However, there was a surprise to come after being published and the month-long bacchanal following that event. I discovered to my dismay there was a virtual army of those still writing and still claiming Sherlock Holmes to be the sage of 221B. I had, of course, known of Laurie King, but assumed that Ms. King would move gracefully aside as Mrs. Hudson came on the scene. (To date Ms. King hasn’t seen fit to budge.) Quite simply, I had no idea of all the other writers comfortably enmeshed in 19th and early 20th century London and eager to lead Holmes and Watson yet again through its streets and alleys before returning them in triumph to their sitting room in Baker Street for a quiet pipe or two. Stunned by the crowd of true believers surrounding me, I took comfort from the words of the reviewer for The District Messenger, Newsletter of the Sherlock Holmes Society of London, who reported that I "was the first to suggest that [Mrs. Hudson] was the true detective genius at 221B Baker Street," and further describing her as "a likeable character, ... and disconcertingly credible." The reviewer goes on to describe the adventures I recount as "a gloriously complex and improbable scenario" no doubt inserting the word "improbable" to placate the inevitable diehards who refuse to relinquish their view of Sherlock Holmes.
Nonetheless, I was sufficiently heartened to write a second Mrs. Hudson, the recently published Mrs. Hudson and the Irish Invincibles, leading my publisher to declare the two books the Mrs. Hudson of Baker Street mystery series while others have described them as two books. As in the first of the two, historical characters and events are woven into the story to assure the reader of the accuracy of my reporting.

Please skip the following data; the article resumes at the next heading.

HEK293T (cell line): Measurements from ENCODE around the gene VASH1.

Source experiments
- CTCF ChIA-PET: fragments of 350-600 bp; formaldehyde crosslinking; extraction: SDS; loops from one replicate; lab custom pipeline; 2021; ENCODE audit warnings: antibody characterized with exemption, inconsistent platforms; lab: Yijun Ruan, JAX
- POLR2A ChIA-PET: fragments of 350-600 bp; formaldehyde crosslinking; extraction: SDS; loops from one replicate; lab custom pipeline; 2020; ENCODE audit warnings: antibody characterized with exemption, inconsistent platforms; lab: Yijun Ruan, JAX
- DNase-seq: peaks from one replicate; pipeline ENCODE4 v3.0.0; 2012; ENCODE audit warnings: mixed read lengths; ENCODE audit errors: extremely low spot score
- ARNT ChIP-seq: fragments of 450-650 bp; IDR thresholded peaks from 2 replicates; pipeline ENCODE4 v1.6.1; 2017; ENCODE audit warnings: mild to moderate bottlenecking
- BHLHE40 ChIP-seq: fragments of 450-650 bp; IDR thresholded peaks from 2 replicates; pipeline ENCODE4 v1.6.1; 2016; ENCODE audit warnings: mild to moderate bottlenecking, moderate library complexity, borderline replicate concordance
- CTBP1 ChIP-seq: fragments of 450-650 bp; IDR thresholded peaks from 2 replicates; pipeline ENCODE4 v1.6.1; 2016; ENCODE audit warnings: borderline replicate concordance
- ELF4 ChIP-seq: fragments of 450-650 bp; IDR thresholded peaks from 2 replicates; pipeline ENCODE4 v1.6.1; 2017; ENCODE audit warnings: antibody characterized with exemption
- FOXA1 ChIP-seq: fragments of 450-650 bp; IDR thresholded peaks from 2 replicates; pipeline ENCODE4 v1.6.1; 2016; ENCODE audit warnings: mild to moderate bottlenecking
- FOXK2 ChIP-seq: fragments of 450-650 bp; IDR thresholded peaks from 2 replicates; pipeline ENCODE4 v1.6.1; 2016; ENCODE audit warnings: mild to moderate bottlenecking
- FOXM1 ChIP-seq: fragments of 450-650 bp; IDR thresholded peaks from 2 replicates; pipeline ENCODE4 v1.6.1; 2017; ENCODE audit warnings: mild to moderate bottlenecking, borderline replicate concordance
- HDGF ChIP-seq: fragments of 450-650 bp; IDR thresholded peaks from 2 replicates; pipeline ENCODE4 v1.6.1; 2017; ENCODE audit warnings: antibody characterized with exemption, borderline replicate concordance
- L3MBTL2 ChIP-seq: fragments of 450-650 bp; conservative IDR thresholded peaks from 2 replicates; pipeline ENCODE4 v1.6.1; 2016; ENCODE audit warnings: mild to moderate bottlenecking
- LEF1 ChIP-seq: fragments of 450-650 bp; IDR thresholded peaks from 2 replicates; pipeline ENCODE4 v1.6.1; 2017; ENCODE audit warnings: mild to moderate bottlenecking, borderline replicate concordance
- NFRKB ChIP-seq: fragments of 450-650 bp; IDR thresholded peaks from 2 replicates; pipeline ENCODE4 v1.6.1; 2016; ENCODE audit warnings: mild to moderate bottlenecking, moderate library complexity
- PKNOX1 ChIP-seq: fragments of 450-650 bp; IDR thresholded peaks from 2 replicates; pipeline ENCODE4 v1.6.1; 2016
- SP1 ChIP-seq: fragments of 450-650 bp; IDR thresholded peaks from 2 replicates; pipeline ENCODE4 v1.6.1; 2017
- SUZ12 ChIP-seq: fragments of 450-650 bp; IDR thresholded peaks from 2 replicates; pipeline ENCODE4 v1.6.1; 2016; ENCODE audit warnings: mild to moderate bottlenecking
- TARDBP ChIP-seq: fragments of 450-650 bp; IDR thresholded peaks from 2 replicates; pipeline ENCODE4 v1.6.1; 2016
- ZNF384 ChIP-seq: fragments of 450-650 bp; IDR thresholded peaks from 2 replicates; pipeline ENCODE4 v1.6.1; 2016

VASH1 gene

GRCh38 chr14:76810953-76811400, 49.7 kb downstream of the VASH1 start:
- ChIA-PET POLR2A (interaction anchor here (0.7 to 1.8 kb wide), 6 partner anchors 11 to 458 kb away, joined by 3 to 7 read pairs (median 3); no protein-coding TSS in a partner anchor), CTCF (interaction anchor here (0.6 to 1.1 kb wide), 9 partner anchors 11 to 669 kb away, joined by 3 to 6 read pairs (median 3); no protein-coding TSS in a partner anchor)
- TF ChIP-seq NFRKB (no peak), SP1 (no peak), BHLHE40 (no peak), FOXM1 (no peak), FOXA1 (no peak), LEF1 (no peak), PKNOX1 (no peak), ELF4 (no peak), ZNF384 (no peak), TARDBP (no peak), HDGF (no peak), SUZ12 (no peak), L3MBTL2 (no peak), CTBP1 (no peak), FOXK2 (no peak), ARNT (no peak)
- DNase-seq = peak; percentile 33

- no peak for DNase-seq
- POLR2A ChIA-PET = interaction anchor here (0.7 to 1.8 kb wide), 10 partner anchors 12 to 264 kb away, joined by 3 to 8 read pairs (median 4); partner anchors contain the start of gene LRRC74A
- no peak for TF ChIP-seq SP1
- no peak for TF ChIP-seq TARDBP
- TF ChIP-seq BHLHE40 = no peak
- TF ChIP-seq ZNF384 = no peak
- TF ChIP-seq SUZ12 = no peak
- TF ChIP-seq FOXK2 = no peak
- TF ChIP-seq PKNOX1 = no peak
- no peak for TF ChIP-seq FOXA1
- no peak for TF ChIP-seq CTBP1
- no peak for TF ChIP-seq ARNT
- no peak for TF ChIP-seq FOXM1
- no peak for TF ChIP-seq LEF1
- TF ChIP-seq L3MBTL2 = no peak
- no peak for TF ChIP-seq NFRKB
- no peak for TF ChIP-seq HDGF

And so I remain adamant that Mrs. Hudson be given her due, allowing others to champion the investigative skills of the young Holmes and the old Holmes, and of the single Holmes and the married Holmes. We are joined only in paying equal tribute to the country doctor who sold all rights to his first book, A Study in Scarlet, for £25 and received that only after suffering the rejections of the numerous publishers certain that his work would never find a readership.
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When not busy unmasking Sherlock Holmes, Barry S. Brown is engaged in research into social problems in a career that has led to work in mental hospitals, prisons, and drug abuse treatment agencies. He has published two books of non-fiction and more than 100 papers and chapters based on that work. He now lives with his wife, Ann, in North Carolina, a safe distance from the mayhem of Victorian London.
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About Mrs. Hudson and the Irish Invincibles: When Moira Keegan tries to recruit Sherlock Holmes to save her father's life, Holmes, Watson and Mrs. Hudson do their best to convince the 12-year old that she has misunderstood her father's situation. When, a short time later, they read that Moira's father was found dead in a sleazy waterfront inn, the members of London's premier consulting detective agency have a new client and a singular purpose. In this, the second in the Mrs. Hudson of Baker Street series, the part-time housekeeper and full-time sage of 221B will lead her colleagues in a quest for justice that will put them at odds with Scotland Yard, Irish revolutionaries, religious zealots, and even the London Times. Before Mrs. Hudson can bring everything to right she will need to enlist the assistance of Charles Stewart Parnell, the leader of the Irish Parliamentary Party, and his mistress Katharine O'Shea.
Mrs. Hudson and the Irish Invincibles is available as a Trade Paperback.